Celebrated physicist Stephen Hawking once lamented that computer viruses are the only form of life humans have created so far—and they are purely destructive. Dallas-based Entrust, a mid-’90s spinoff from Nortel Networks, seeks to protect against such malicious infections through sophisticated authentication and fraud-detection technologies. Entrust develops everything from digital credentials for Interpol officers to software applications that protect against cyber attacks.
One of the most potent emerging threats, says Entrust Chief Marketing Officer David Rockvam, is a piece of malware called Zeus. Zeus is essentially a cyber crime kit used by thieves to defeat the security tokens commercial banks employ for online banking. Because it’s able to evade up-to-date antivirus software, Zeus has successfully infected millions of computers in the U.S. It has also compromised numerous websites such as those for Bank of America, Amazon, Monster, and the Department of Transportation.
“What we’re seeing is an epidemic of attacks on small and medium businesses,” says Rockvam. “There’s generally more money in these accounts” than in consumer accounts. Entrust has developed a software solution for banks to defeat the virus by monitoring transactions and scanning for anomalies.
Malware threats keep evolving, Rockvam says. In December 2009 a new crime ware toolkit called SpyEye started appearing on underground Internet forums. Rockvam says SpyEye is a stronger, more pernicious strain of malware.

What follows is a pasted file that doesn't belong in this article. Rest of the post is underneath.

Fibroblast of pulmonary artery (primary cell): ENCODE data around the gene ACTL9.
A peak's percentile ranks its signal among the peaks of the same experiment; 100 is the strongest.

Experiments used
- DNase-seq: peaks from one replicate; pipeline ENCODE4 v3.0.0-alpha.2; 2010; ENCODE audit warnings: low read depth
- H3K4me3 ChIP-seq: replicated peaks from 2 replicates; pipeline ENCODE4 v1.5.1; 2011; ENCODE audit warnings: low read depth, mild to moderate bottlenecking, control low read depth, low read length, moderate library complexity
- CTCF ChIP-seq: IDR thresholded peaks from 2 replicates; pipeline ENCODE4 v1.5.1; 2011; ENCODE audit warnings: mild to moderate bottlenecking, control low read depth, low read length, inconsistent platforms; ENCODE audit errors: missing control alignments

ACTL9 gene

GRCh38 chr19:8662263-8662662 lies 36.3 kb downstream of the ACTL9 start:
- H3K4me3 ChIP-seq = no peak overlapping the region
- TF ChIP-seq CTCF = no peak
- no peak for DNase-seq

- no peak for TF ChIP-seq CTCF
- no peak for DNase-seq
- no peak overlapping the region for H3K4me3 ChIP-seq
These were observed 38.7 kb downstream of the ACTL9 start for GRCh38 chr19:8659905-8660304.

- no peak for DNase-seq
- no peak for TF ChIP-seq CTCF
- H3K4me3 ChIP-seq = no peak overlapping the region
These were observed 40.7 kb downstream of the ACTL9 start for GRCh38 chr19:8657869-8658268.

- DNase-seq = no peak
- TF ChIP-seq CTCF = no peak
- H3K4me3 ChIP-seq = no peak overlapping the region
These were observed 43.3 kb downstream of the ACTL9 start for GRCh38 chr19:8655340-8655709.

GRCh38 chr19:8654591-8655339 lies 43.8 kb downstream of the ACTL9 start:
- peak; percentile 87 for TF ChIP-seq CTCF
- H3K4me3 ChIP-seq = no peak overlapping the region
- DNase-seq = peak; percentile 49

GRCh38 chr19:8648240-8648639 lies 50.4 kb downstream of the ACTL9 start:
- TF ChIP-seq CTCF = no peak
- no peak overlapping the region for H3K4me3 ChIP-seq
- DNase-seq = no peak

Digitized data vulnerabilities aren’t the only threats to social and economic security. Supply chains and governments regularly confront threats to the integrity of products and currency through counterfeiting schemes. Addison-based Authentix engineers exotic technologies to protect the authenticity of everything from currencies and fuels to pharmaceuticals and tobacco.
“Organized crime spends lots of time and money to overcome anti-counterfeiting efforts,” says Craig Stamm, Authentix president and co-founder. “We design markers that are difficult to remove and very difficult to uncover and defeat.”
Authentix creates chemical markers that can be blended with inks used in pharmaceutical packaging, for example. The inks can then be detected by an electronic device, some smaller than a cell phone, authenticating drugs down to the unit level. To protect its electronic detection devices against hacking via reverse engineering, Authentix developed firmware that melts when exposed to light or oxygen.